Well, unfortunately Eric Pickles, the Communities Secretary, had problems with his phone link, so fewer leasehold points were addressed than was hoped.
Nonetheless, it was an excellent piece of live radio that covered a number of important points in local authority leasehold.
First, the programme reported the case of Florence Bourne, 93, the Newham, north London leaseholder, who died tormented by the thought that she would have to pay thousands for the major works at her block. This was reported on LKP here
Reporter Phillip Kemp interviewed the Bourne family, who feel very strongly on this matter, especially as an LVT decided that Newham profligately spent out on a new roof that was not necessary.
Kemp also interviewed Farieda Chandoo, 60, the Southwark owner of a leasehold property, who now faces a total bill of £100,000 concerning the refurbishment of Kirwyn Way in Camberwell, south London. Presenter Adrian Goldberg then brought in Pickles and me to comment.
One point I did manage to get across was to scorn Southwark’s council’s cowardly refusal to discuss the case citing “legal reasons”: none exist as the issues involving Farieda’s a case are all resolved.
Pickles is considering a policy to introduce a cap on leaseholders’ contribution to council major works of £15,000 in London (and £10,000 elsewhere). But this would only be valid for five years, and in projects involving central government funds.
I pointed out that this would not have been of much help to Farieda, who has owned her property for 17 years.
There is also the question of whether this is a good use of government money – it runs the risk of subsidising local authority leasehold buy-to-let investors, for example.
More broadly, one also has to question whether selling council accommodation – a hugely popular policy in the different universe that was the 1980s – should be a priority, given the magnitude of the housing crisis facing Britain’s hugely increasing population.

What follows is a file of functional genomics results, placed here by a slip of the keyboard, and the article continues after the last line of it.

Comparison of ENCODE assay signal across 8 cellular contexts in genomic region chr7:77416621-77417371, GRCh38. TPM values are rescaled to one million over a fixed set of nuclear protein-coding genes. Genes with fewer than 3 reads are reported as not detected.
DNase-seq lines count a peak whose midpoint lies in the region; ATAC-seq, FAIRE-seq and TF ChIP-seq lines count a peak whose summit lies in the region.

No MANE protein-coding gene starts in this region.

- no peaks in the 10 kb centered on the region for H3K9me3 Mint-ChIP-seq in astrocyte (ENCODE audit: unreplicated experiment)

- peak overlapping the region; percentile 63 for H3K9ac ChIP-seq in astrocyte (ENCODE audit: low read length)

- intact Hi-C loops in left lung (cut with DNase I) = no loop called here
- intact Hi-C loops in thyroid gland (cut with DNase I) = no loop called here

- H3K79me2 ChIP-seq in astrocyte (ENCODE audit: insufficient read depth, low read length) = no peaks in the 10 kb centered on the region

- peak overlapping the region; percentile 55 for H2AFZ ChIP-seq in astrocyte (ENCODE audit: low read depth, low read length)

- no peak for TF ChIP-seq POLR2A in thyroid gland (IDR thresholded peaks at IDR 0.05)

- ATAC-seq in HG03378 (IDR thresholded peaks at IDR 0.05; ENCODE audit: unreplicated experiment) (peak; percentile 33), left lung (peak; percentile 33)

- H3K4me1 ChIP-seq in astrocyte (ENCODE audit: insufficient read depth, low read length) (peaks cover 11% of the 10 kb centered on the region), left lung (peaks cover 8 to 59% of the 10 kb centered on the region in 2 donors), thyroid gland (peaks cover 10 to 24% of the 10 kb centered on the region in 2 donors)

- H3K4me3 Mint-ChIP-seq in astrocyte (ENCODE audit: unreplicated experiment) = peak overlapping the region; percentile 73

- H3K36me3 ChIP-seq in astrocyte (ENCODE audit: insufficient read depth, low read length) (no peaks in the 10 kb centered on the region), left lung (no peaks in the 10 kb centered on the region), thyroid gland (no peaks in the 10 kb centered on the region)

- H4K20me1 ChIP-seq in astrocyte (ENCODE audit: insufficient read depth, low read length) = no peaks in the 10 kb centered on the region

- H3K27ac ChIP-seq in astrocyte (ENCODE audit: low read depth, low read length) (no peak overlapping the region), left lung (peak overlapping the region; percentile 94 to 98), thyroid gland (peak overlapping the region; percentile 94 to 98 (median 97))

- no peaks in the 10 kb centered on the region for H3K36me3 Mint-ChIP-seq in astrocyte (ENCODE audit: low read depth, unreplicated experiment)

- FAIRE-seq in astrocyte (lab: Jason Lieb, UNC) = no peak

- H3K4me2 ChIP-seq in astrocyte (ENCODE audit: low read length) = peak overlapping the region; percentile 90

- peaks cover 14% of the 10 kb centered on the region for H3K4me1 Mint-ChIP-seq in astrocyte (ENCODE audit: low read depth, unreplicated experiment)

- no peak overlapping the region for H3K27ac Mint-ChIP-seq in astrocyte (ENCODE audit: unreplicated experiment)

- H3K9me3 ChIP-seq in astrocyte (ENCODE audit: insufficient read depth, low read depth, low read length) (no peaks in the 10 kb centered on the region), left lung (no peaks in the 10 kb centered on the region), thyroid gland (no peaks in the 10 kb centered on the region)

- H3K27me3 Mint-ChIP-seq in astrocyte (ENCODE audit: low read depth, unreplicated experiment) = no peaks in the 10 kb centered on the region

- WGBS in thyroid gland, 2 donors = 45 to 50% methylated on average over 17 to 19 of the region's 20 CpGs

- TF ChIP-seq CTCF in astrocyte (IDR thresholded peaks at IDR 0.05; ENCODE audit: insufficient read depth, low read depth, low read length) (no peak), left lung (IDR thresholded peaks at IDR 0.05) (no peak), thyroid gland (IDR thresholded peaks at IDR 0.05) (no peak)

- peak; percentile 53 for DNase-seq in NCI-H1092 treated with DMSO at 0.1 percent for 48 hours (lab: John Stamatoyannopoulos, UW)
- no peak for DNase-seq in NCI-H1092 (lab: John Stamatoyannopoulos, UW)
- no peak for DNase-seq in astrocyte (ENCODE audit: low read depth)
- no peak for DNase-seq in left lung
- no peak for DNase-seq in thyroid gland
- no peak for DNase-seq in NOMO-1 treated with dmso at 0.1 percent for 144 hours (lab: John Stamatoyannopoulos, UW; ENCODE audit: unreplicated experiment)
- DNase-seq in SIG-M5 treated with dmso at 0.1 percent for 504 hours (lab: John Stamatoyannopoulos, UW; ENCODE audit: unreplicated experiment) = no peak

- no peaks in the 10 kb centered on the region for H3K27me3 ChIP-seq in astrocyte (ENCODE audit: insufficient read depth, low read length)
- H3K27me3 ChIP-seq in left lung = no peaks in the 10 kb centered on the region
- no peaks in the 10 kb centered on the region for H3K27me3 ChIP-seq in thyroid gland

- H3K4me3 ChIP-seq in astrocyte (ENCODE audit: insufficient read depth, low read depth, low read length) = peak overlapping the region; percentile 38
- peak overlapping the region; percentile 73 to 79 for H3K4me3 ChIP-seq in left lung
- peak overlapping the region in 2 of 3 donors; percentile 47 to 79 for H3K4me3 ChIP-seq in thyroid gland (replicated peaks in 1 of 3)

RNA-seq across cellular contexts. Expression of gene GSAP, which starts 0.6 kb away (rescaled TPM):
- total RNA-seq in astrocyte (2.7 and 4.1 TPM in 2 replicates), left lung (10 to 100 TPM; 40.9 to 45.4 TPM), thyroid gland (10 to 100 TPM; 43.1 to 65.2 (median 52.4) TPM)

David Cameron’s furtive proposal for two entirely new towns in the South East is rather more relevant here.
Should council authority leaseholders be treated any differently to leaseholders in the private sector?
It is obviously a disgrace and failure if Florence Bourne died, as her family claim, overwhelmed by the bills from Newham council.
But she bought the flat for £15,000 and spent £30,000 doing it up. Her contribution of £50,000 in the major works scheme was reduced to £30,000.
Her family have, one assumes, inherited a flat on which they have spent £75,000. Its value, at a guess, is at least £150,000.
Many former council tenants, who have become leaseholders under the right to buy scheme have spent more on the council’s improvements than they did to purchase the property.
There is an elderly lady in Farieda’s block who told me yesterday that she bought her flat for £22,000 in the 1980s, but has spent more than £100,000 since on refurbishment.
Strong, divergent opinions emerged from callers to the programme. Some felt council leaseholders should pay up, leave their council tenant mind-set behind and get a grip on the real world.